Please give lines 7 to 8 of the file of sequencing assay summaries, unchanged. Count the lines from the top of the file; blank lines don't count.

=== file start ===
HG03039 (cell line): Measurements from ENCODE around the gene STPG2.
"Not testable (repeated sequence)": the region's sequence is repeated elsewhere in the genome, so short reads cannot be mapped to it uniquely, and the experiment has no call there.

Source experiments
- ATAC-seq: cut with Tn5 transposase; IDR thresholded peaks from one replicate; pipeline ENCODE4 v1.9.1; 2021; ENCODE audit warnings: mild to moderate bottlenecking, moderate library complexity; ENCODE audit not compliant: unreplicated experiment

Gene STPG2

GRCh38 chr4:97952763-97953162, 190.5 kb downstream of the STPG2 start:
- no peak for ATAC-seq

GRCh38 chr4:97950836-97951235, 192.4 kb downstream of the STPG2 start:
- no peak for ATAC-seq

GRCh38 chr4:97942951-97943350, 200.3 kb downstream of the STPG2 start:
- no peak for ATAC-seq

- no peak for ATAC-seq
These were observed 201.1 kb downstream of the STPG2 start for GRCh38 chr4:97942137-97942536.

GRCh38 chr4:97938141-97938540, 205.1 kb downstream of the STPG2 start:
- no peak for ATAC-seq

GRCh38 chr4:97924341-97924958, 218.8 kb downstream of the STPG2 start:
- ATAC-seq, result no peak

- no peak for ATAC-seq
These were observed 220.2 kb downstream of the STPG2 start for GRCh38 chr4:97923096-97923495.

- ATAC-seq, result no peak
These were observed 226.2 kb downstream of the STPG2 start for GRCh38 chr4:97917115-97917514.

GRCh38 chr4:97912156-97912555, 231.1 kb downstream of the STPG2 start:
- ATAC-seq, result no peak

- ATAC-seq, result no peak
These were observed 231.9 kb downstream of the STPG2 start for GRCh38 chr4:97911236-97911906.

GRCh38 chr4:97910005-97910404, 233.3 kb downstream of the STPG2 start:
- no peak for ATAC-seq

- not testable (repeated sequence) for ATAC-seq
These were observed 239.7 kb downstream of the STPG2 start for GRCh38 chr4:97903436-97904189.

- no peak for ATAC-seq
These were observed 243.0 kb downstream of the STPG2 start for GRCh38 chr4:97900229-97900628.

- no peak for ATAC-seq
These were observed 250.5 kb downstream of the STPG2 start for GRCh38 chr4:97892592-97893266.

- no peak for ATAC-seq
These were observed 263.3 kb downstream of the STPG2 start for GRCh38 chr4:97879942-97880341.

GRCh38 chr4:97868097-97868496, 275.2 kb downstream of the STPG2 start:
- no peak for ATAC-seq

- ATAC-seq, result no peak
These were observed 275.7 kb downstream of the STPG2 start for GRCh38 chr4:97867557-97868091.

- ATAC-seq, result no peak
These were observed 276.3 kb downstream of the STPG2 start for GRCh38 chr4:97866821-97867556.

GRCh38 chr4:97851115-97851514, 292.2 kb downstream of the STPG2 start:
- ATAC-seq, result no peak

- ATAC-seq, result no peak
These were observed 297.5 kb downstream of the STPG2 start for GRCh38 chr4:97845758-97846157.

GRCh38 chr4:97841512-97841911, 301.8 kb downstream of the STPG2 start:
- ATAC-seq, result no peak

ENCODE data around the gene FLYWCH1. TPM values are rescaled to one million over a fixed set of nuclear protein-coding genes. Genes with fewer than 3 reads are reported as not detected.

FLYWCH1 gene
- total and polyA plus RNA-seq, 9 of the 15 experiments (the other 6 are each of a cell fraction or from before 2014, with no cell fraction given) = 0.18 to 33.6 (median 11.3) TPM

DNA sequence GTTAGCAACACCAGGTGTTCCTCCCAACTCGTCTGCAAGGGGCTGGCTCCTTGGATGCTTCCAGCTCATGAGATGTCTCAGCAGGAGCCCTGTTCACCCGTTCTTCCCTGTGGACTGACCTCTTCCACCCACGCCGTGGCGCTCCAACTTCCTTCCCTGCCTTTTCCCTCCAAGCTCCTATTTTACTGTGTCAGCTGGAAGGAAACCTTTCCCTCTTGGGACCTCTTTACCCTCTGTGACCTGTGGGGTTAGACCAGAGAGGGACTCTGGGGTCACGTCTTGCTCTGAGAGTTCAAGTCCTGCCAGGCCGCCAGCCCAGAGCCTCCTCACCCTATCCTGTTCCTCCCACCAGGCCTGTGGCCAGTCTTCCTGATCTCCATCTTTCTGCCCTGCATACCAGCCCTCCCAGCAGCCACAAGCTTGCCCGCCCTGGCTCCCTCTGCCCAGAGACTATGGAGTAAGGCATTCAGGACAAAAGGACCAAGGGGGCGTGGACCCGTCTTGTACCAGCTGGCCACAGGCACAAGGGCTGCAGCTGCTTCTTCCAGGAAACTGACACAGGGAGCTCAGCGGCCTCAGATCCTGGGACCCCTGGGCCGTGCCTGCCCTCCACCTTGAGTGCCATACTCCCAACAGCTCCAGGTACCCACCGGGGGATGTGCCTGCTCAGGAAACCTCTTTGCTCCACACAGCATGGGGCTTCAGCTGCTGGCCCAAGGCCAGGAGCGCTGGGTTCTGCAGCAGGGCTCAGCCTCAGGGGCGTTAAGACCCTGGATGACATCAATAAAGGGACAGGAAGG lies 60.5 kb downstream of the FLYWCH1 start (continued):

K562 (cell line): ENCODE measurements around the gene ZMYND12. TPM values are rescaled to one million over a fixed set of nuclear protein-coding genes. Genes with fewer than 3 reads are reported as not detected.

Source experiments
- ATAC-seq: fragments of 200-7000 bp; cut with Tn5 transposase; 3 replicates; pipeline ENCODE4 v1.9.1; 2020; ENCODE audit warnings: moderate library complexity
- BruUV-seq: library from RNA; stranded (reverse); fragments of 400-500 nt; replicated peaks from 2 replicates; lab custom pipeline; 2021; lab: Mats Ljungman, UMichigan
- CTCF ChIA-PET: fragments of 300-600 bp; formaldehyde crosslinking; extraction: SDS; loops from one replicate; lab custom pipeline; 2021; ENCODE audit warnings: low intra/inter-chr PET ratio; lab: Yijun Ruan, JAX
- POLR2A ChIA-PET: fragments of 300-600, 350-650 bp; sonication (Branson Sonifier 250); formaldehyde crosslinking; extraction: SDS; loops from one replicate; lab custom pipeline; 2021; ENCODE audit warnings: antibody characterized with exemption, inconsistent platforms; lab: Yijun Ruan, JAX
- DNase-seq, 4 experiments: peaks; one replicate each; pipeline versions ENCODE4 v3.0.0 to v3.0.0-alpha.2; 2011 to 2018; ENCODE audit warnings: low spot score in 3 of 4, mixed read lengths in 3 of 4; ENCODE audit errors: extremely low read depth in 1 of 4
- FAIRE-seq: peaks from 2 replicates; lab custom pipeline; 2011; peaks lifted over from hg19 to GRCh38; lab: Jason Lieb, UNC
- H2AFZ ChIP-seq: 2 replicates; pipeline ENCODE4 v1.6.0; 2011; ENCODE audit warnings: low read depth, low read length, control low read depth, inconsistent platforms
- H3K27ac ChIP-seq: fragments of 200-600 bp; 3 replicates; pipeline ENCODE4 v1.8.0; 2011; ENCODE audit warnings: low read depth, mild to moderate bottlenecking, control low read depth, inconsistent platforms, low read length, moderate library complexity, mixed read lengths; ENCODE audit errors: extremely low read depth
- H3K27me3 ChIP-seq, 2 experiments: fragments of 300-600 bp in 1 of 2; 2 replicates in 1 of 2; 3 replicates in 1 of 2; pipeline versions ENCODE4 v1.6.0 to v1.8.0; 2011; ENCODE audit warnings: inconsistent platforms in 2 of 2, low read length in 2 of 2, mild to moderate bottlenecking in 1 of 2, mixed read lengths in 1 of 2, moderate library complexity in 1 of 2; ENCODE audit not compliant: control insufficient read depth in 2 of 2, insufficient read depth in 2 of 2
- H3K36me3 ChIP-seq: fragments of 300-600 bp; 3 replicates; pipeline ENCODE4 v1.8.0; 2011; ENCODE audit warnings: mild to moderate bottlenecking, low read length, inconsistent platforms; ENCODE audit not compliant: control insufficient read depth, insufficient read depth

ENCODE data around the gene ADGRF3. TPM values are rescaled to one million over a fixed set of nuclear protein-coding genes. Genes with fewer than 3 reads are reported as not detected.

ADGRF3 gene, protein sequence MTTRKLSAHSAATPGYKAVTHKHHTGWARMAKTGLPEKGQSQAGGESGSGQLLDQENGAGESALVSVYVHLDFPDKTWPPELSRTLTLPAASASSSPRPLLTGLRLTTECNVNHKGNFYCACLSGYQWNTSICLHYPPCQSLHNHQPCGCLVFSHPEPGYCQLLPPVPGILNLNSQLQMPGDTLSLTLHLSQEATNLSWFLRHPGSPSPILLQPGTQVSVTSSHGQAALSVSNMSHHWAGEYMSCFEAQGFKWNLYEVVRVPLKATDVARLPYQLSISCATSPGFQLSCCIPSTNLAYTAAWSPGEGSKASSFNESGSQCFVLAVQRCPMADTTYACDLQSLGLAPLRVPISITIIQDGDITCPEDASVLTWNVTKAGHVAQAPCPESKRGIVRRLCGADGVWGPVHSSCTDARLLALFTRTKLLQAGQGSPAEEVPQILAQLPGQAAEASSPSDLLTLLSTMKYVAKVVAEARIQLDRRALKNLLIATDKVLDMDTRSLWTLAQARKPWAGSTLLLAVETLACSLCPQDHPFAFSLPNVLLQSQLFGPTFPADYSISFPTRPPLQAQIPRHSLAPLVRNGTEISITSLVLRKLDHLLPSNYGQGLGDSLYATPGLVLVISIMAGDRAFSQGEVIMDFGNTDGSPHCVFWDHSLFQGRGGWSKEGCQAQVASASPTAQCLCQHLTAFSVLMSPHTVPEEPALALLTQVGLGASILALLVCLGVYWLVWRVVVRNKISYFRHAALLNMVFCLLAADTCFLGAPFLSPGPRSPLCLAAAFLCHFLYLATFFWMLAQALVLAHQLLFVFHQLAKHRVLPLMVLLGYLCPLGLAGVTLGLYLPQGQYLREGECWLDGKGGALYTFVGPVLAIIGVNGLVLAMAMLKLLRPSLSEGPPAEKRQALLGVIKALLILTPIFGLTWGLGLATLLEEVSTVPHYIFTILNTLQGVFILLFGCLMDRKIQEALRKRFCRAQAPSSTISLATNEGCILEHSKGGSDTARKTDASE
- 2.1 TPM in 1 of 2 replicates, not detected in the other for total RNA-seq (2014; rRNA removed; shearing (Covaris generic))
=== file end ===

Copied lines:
- no peak for ATAC-seq

GRCh38 chr4:97950836-97951235, 192.4 kb downstream of the STPG2 start: